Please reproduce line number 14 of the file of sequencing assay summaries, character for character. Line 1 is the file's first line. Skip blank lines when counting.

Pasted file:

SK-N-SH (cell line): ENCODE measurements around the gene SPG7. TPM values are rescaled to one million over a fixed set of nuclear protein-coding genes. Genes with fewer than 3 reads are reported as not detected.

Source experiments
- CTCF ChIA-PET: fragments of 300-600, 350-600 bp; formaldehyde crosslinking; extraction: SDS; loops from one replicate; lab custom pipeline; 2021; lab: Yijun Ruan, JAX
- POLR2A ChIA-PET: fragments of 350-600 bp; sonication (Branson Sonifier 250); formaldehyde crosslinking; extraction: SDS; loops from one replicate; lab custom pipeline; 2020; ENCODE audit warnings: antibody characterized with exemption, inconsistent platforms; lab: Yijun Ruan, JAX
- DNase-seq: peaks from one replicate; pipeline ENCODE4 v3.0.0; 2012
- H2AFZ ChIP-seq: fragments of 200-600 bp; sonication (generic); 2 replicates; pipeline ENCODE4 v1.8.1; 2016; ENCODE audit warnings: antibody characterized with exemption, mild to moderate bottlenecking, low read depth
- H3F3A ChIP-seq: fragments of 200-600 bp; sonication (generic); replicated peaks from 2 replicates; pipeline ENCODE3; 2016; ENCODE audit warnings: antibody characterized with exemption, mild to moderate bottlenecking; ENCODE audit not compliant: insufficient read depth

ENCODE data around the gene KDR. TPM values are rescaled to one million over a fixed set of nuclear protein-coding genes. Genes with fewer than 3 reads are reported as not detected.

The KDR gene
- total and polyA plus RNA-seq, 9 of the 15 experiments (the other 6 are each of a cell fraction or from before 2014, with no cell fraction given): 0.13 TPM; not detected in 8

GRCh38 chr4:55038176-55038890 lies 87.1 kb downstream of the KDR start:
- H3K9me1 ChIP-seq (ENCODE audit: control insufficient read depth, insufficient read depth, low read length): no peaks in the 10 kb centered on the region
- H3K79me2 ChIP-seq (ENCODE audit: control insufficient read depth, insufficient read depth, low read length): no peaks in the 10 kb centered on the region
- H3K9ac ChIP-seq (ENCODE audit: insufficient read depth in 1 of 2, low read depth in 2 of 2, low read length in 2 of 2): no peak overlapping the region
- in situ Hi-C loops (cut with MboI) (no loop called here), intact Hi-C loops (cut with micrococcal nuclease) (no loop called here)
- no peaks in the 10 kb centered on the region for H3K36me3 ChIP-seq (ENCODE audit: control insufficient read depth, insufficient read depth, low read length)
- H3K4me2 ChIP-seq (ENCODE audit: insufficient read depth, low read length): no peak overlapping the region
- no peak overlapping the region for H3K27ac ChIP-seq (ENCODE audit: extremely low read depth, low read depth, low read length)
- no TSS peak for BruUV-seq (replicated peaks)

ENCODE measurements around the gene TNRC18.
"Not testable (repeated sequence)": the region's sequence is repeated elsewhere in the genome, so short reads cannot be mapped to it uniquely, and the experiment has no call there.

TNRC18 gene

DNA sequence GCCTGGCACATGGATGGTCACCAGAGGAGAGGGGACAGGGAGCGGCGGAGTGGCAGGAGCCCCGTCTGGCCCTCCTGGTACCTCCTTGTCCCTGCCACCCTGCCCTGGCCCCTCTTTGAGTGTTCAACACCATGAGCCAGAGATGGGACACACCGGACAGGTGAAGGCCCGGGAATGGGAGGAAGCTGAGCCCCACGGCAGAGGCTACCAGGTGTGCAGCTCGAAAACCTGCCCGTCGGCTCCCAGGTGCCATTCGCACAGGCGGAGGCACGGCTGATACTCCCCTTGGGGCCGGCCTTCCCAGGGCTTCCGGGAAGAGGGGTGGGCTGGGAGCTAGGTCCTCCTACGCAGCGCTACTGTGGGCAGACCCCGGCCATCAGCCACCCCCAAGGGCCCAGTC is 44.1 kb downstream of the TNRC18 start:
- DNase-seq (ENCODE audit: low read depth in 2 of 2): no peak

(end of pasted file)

- H3K9ac ChIP-seq (ENCODE audit: insufficient read depth in 1 of 2, low read depth in 2 of 2, low read length in 2 of 2): no peak overlapping the region